Though Central Asia has long been an arena for Sino-Russian competition, in recent years Beijing and Moscow have emphasized cooperative approaches. Russia’s planned Eurasian Economic Union (EEU) in part seeks to limit the penetration of Chinese goods into Central Asia, while the Silk Road Economic Belt (SREB) that Xi Jinping unveiled in late 2013 aims to create a new transportation corridor to Europe via Central Asia that largely bypasses Russia. Yet last May, Xi and Putin agreed to combine the two initiatives, with China agreeing to build an additional rail corridor through Russia.

Although economic and security cooperation has accelerated in recent years as both Moscow and Beijing have endured periods of greater tension with the United States, their relationship remains plagued by mistrust and constrained by Sino-Russian asymmetries. Slower growth in China has curbed Beijing’s appetite for Russian hydrocarbons, while lower global energy prices have made projects like Power of Siberia less economical, leading to delays. Bilateral trade has fallen short of the goals set by Hu and Medvedev; total trade is likely to decline by nearly a third in 2015, while investment fell by a fifth in the first seven months of the year. Currency deals have suffered from the ruble’s volatility.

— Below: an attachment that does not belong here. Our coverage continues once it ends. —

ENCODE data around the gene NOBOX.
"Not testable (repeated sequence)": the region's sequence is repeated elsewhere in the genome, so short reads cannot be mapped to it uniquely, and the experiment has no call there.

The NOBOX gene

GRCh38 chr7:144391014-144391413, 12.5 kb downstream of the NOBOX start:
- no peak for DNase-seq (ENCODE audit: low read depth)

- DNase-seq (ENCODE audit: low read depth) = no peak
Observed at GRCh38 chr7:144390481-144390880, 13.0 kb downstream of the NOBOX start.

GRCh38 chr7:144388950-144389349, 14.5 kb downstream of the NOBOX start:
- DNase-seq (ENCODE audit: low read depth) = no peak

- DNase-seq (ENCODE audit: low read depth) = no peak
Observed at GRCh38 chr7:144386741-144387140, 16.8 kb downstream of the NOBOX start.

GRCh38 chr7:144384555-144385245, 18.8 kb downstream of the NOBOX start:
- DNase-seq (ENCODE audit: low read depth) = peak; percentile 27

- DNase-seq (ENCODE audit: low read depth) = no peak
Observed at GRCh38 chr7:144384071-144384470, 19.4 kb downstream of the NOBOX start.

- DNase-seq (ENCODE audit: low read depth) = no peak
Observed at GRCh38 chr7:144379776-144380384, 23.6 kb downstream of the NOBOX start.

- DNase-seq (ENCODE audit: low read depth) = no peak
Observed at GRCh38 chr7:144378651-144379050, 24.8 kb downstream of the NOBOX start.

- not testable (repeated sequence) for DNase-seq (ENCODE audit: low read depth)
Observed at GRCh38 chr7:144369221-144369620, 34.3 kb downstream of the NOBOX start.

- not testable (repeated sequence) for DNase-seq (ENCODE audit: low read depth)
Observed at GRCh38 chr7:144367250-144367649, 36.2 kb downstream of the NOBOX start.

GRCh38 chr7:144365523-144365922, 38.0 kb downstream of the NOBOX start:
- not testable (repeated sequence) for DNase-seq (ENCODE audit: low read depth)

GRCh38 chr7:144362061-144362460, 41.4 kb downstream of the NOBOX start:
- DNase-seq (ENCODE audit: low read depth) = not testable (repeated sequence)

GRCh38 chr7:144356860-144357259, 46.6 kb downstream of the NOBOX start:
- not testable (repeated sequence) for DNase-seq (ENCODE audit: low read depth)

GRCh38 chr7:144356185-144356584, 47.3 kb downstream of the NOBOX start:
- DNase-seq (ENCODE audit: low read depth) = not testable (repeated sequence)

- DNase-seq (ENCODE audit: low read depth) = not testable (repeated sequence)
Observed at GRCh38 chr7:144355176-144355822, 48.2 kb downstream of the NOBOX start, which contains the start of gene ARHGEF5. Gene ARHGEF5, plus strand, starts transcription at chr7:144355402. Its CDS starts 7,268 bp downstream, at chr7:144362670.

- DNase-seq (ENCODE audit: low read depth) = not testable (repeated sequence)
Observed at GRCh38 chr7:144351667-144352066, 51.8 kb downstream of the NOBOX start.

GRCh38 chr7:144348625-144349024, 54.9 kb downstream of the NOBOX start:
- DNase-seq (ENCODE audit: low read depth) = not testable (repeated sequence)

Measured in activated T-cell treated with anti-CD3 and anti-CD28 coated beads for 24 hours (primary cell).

Rather than express solidarity against Western sanctions, China has taken advantage of Russia’s isolation. Beijing refused the $25 billion prepayment Moscow sought to start construction on Power of Siberia and suspended the Altai pipeline, which it never wanted in the first place. State-owned Chinese companies successfully demanded equity stakes in Russian oil and gas fields, which the Kremlin steadfastly refused to grant to private Western firms.

Russia and China may share an aversion to democracy promotion, but they apply their commitment to sovereignty in different ways. Beijing simultaneously opposed the ouster of Viktor Yanukovych and Russia’s promotion of separatism in Crimea and the Donbas (which Beijing viewed as a potential precedent for foreign intervention in Tibet or Xinjiang). China views sovereignty in absolute terms, while Russia wants the right to intervene in its neighbors without the assent of their governments.